Saturday, July 20, 2013

Cambodia Garment Factory Conditions Continue to Worsen

By Kate O'Keeffe 

Anyone hoping to see improvements in the world’s garment factories may need to wait a bit longer, at least in one booming apparel-industry hub: Cambodia.

A United Nations-backed program’s latest assessment of the country’s garment factories found lower compliance levels with key health and safety measures than seven years ago, suggesting efforts to improve the sector there aren’t totally effective.

The half-yearly report from Better Factories Cambodia comes just two months after two factory accidents, including one that left two people dead, highlighted what activists say are continuing poor working conditions despite some improvements more than a decade ago.

The report also follows a far deadlier accident in Bangladesh—the collapse in April of a garment-factory building that killed more than 1,100 people and drew global scrutiny on the industry.

Compliance with some measures of fire safety is “unacceptably low” in Cambodia’s garment and shoe industry, according to the report by Better Factories, an organization that monitors and reports on factories and offers training for factories and workers. Of the 155 factories assessed in the November 2012-April 2013 period, 53% had obstructed access paths, compared with a little more 30% in 2006, and 15% kept emergency exit doors locked during working hours, up from less than 10%.

The report also called attention to a decline in compliance with worker health and safety measures including heat levels in factories and overtime work. In the latest six-month period, only 15% of factories limited overtime to two hours a day, down from nearly 25% in 2006, and 27% maintained acceptable heat levels compared with around 45%.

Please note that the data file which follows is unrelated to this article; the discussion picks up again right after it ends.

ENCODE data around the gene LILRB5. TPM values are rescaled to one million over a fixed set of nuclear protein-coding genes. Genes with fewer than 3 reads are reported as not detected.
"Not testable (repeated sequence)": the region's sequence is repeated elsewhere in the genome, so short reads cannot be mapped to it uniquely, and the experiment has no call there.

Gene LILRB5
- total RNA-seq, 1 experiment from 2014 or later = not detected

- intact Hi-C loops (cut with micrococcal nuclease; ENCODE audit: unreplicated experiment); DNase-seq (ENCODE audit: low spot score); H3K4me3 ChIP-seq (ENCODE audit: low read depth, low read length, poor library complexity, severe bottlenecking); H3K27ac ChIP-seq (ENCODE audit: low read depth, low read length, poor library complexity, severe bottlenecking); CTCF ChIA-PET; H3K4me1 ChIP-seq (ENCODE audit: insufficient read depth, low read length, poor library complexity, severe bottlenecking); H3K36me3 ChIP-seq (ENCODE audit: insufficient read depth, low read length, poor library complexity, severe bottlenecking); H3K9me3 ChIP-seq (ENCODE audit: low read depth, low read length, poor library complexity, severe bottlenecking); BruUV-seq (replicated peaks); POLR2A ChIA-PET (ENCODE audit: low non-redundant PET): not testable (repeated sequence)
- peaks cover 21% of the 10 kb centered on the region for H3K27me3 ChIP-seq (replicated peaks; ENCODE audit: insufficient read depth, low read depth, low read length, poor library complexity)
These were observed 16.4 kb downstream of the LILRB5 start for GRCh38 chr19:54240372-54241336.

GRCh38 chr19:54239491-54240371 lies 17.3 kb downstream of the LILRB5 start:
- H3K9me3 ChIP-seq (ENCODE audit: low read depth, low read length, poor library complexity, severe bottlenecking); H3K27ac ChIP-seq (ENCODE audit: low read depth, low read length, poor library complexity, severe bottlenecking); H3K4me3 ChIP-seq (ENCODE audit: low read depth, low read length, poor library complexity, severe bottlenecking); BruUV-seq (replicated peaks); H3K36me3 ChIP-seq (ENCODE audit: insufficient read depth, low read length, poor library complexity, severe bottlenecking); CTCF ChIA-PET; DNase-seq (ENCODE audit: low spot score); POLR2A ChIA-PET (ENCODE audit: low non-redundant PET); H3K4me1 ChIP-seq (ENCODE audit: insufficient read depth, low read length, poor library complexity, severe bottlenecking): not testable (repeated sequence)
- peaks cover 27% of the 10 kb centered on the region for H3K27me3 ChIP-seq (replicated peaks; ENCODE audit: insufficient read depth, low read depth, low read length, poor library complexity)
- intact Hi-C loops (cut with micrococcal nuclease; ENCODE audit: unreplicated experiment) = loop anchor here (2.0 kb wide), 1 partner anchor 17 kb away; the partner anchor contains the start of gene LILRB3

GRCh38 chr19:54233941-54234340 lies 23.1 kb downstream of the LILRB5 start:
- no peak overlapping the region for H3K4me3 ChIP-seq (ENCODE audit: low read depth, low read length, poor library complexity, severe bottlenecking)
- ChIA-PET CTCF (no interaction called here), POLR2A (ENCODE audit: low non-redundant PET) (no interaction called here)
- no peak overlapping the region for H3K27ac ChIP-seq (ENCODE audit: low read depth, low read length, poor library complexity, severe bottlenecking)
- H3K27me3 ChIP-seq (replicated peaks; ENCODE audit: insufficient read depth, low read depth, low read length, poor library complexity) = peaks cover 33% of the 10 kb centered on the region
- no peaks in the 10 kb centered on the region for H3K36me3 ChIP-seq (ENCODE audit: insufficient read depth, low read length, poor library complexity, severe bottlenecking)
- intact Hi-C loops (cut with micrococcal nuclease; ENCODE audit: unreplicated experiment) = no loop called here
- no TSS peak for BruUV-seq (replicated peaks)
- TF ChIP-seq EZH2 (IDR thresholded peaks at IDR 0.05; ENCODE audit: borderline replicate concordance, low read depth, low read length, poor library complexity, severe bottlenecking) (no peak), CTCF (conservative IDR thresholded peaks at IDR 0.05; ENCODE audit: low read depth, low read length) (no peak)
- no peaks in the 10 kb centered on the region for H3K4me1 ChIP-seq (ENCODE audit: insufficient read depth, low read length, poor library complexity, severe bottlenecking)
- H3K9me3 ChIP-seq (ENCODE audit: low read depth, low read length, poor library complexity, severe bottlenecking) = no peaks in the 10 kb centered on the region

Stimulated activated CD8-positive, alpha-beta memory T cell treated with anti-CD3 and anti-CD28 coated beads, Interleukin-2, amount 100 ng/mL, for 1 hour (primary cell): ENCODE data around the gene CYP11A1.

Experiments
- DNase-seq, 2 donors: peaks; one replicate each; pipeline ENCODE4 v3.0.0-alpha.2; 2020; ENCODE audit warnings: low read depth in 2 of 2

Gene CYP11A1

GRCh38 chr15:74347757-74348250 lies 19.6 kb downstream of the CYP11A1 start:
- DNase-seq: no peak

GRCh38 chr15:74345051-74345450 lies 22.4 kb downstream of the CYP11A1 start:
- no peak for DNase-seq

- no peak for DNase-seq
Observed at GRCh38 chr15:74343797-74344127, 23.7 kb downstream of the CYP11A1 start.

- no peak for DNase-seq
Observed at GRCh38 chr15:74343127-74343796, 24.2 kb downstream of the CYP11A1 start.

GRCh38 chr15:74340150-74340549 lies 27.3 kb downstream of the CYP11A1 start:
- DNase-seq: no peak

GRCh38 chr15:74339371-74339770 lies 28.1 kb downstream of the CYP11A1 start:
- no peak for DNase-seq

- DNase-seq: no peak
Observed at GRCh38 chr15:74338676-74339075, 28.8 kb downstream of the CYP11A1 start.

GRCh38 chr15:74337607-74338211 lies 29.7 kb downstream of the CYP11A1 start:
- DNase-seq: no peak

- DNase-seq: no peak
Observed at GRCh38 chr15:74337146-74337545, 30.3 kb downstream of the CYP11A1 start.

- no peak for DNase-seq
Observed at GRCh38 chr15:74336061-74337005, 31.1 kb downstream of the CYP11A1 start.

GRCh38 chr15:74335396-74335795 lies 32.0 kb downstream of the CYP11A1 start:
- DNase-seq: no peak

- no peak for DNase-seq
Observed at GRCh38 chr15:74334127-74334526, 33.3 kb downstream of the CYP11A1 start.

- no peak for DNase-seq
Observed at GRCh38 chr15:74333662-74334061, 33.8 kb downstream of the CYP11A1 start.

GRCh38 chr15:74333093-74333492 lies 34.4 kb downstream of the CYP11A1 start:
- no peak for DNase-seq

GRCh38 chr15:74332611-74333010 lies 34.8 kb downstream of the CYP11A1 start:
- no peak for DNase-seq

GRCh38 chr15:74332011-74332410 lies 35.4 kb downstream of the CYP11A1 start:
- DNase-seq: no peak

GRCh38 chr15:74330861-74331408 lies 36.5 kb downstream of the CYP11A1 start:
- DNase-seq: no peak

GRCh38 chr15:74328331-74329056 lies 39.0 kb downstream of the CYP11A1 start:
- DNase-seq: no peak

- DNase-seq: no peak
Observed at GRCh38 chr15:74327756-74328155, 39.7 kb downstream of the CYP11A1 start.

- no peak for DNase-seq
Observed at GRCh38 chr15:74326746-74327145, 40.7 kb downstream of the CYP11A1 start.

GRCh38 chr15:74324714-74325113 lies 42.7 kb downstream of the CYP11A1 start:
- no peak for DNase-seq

The Better Factories program said that some of the negative compliance trends may be due to factories’ struggle to keep pace with the industry’s rapid growth, noting that the number of export factories in Cambodia rose 8% to 412 during the most recent six-month period.

But it said that the factories still need to do better, pointing out that 51% of the ones reviewed in its most recent report have already received five or more assessments, giving them plenty of opportunities to correct problems.

The Better Factories program, which some have criticized recently for not promoting reform aggressively enough, said that it should do more as well. The program said it would keep sharing its data on “chronically noncompliant” factories with the government and try to engage more international buyers as well. Better Factories said it has relationships with nearly 40 buyers who source from Cambodia.

“Still, the majority of buyers purchasing garments and footwear made in Cambodia are not engaged with BFC and may not be exerting leverage to improve working conditions,” the report said.

Japan’s Asics Corp. said this month it would overhaul its oversight of suppliers in Cambodia following the deaths of two workers at one of its nine supplier factories there. The company has instructed all nine to join Better Factories. Before the accident, only three of Asics’s factory partners participated.

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